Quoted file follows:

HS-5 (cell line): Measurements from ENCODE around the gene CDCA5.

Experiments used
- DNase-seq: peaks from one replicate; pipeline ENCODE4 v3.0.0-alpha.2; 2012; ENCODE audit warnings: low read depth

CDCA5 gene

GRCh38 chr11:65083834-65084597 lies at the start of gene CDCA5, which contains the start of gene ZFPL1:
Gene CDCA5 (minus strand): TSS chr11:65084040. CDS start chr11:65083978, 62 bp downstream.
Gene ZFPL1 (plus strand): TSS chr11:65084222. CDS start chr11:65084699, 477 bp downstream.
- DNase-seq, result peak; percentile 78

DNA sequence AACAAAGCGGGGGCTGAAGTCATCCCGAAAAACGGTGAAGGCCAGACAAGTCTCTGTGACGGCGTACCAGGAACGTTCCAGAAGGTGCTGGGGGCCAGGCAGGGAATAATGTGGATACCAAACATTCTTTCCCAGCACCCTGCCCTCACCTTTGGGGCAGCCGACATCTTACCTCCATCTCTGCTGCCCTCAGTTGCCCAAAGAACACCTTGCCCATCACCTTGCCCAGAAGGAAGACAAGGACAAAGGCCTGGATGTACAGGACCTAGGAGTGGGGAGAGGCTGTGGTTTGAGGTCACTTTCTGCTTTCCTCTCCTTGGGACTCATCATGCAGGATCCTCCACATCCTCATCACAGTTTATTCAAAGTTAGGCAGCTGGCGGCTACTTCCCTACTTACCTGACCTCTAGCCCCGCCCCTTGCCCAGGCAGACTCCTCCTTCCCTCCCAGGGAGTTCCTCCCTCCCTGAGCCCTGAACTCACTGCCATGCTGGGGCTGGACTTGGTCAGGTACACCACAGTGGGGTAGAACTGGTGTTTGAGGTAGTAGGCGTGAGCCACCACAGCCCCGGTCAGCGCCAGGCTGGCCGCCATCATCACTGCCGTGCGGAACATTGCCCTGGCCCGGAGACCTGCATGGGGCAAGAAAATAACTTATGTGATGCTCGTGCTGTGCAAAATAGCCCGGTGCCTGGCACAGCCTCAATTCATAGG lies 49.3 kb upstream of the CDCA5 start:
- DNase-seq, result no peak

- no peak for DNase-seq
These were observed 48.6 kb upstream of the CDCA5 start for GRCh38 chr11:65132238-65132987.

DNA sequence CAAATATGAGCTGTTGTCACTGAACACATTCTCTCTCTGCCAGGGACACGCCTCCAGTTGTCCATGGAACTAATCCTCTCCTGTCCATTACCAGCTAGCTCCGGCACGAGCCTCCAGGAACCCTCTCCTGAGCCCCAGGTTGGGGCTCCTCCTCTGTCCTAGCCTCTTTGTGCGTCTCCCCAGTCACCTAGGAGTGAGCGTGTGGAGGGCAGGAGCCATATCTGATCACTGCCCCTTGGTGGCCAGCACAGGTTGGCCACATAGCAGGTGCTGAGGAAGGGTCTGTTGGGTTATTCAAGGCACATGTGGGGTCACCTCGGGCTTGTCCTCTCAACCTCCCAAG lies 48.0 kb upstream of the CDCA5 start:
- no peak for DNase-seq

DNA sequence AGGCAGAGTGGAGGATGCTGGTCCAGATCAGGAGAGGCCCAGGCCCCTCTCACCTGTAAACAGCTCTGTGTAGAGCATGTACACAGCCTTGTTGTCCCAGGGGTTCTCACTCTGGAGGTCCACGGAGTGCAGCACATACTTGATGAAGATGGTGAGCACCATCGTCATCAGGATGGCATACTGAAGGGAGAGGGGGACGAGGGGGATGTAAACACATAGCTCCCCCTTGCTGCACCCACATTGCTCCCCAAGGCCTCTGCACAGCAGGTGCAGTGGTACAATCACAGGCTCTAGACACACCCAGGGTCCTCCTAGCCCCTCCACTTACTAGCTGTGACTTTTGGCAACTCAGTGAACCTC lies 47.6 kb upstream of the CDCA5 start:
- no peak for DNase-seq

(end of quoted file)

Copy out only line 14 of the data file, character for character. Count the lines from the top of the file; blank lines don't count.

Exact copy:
- no peak for DNase-seq